And that really the best thing to do if you’re an advisor or if you’re a consumer of advice, is to have an advisor that will say, I don’t know. So I was just at a conference down in Miami. I was on a panel, and I got asked a question about what our firm thinks the path of interest rates are going to be and inflation. And I was like, I don’t know. And who does? Like, the Fed’s gotten it wrong. Everybody’s got it wrong.

But that’s hard because you’re expected as an expert to know answers to things. But it’s important to know what you know and what you don’t know or can’t know. So that’s really the lessons in the book through stories and examples and learning about mental models that you can fall back on, what can you know, what will help you make better decisions in investing and in life when you cannot know what the future brings.

Dr. Richard Shuster: [00:12:33] This reminds me a little bit. Many years ago, I was at lunch at a conference and Garrett Gunderson was one of the people who was sitting at the table with me, who was the author of Killing Sacred Cows. And he had mentioned how he was banned from CNBC for talking about never invest in the stock market. So I can see all the financial planners showing up at your office with pitchforks once they get their hands on this book, which is funny.

But in all seriousness, so we talk about these mental models and that resonates with me because everything in psychology is about the way that we perceive our environments, the preconceived notions, because we create for everything. Mental models are something that exists in everything. The way that you view yourself, the way that you view others, the way that you view the world. And any combination of how those three things intersect all are mental models.

When we talk — you know, Judith Beck is the pioneer in my space as to how a person can kind of unwind that from a very behavioral standpoint cognitively. So you said that there are several mental models that we can use to kind of insulate ourselves from the chaos of what happens. So, John, would you share a few examples with us?

John Jennings: [00:14:00] Yeah, So one example of a mental model. And I think this is probably like if you took one mental model away when it comes to investing, this is probably the number one. And I call it the stock market is not the economy.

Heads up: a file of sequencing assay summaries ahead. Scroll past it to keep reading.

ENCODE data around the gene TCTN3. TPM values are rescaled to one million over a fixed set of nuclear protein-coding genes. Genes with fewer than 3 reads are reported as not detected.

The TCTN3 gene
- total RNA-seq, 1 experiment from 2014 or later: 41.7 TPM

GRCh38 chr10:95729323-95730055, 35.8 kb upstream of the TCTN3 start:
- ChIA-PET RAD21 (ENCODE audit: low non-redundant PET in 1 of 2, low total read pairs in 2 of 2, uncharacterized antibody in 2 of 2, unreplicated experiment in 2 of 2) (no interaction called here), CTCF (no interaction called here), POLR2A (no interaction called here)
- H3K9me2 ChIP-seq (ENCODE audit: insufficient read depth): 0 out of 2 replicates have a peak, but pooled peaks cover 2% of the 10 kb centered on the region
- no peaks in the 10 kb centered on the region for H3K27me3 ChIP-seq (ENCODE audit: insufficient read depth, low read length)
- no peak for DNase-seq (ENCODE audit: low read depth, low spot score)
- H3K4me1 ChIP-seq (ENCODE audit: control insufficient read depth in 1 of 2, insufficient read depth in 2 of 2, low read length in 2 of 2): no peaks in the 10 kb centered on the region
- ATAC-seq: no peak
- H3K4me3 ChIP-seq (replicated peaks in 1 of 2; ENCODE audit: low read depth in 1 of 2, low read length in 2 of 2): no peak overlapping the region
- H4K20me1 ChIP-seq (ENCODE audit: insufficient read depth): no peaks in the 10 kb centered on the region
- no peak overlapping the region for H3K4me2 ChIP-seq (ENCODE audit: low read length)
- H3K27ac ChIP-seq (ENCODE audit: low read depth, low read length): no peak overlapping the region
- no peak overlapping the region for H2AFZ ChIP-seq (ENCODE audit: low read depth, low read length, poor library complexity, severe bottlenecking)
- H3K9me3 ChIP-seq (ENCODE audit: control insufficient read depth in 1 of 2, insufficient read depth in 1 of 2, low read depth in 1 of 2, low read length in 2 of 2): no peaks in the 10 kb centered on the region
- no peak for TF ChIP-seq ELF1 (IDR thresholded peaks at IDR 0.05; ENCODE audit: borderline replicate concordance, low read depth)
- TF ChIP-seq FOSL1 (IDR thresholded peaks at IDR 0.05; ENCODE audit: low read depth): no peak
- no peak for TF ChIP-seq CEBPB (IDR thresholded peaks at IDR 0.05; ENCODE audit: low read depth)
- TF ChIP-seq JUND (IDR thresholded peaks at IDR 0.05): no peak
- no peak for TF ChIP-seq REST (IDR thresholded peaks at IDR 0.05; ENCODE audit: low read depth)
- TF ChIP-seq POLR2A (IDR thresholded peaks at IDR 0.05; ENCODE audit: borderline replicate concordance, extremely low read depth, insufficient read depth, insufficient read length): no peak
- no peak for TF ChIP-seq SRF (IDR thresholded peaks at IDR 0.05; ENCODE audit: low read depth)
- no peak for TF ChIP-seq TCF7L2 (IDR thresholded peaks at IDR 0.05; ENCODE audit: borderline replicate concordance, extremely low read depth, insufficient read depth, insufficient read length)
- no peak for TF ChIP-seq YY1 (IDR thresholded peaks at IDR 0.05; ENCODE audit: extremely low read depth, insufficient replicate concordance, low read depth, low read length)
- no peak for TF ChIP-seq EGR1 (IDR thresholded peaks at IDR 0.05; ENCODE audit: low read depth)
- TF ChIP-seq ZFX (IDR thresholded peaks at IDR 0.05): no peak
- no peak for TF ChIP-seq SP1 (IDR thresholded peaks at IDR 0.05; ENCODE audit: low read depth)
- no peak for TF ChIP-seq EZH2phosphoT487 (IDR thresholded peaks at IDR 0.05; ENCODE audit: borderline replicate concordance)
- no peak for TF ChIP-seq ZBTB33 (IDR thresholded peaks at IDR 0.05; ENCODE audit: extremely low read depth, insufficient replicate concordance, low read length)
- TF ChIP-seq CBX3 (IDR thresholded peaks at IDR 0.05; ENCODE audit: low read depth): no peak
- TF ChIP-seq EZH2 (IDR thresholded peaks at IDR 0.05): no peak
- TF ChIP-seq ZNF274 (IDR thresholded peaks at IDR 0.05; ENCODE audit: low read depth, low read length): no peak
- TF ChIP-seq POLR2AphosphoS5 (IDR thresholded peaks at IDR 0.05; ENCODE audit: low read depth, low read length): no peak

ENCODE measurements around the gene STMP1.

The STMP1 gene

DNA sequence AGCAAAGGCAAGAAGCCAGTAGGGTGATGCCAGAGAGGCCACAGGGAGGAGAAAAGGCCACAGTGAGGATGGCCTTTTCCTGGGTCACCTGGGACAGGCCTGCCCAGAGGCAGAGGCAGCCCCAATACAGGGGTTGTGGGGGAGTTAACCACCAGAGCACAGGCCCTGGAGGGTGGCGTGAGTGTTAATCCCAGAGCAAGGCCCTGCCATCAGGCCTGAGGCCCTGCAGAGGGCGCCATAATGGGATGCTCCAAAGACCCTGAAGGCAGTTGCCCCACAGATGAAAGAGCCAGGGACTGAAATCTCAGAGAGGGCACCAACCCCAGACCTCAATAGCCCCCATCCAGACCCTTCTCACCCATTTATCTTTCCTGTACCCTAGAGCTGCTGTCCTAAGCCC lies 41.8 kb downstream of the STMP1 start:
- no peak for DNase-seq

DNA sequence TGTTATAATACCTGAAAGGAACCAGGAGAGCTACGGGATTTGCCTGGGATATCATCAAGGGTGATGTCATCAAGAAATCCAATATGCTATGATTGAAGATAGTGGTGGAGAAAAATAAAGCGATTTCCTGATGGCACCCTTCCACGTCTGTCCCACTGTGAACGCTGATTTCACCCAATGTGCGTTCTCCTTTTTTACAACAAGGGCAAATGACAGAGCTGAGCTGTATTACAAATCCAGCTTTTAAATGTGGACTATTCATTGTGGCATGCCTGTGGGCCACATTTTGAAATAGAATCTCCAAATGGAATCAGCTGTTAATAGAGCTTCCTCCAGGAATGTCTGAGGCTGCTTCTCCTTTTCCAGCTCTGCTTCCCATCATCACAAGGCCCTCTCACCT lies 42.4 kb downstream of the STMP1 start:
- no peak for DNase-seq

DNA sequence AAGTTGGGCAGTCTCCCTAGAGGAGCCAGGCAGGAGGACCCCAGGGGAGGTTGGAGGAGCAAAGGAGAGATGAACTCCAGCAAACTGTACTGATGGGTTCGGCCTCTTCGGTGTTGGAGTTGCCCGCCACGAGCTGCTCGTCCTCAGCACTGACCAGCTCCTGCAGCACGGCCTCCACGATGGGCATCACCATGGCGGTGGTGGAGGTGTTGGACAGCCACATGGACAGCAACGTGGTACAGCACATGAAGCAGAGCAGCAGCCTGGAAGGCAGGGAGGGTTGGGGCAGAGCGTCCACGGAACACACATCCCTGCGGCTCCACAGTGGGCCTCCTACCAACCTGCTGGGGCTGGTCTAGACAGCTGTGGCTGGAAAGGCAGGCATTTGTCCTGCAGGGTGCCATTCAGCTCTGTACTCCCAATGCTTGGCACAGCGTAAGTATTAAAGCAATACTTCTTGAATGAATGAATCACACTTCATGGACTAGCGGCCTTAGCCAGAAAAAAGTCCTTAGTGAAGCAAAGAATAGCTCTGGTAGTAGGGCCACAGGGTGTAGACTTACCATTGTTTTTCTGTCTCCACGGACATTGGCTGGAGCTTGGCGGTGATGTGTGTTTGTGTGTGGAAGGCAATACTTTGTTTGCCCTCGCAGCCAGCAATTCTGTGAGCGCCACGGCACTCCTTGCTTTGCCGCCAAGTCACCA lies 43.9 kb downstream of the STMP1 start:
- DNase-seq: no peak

And the thing to know is that the economy, economic growth, and the stock market have a zero correlation. Meaning that they don’t move in the same direction. Like there’s no relationship between when one’s doing well and the other’s not doing well, since World War II through 2022, there’s a 0.03 correlation, which basically means their movement with respect to each other is random.

But if you shift that and you look at last year’s stock market returns and this year’s economy, the correlations jumped to about 60 percent or about 0.6, I should say. It’s not really a percentage, 0.6. And what this tells us is that what’s going on in the economy, what’s going on in the news, and in the real world does not tell you what the stock market’s going to do.

It’s opposite. The stock market is predicting, not always accurately. But the stock market is predicting what is going to happen in the economy. And again, there’s not fortune telling here, but it is moving more in the same direction as the economy is going to move.

And I’ll give you an example and how you would apply this. So we all remember 2020 for all sorts of different reasons, but at the top of most people’s list is COVID, right? So COVID started. There were cases in China at the end of 2019, but we started seeing our first cases in the US sort of end of January, and the stock market kept climbing. But on February 26th was the market top in 2020 or in February 2020.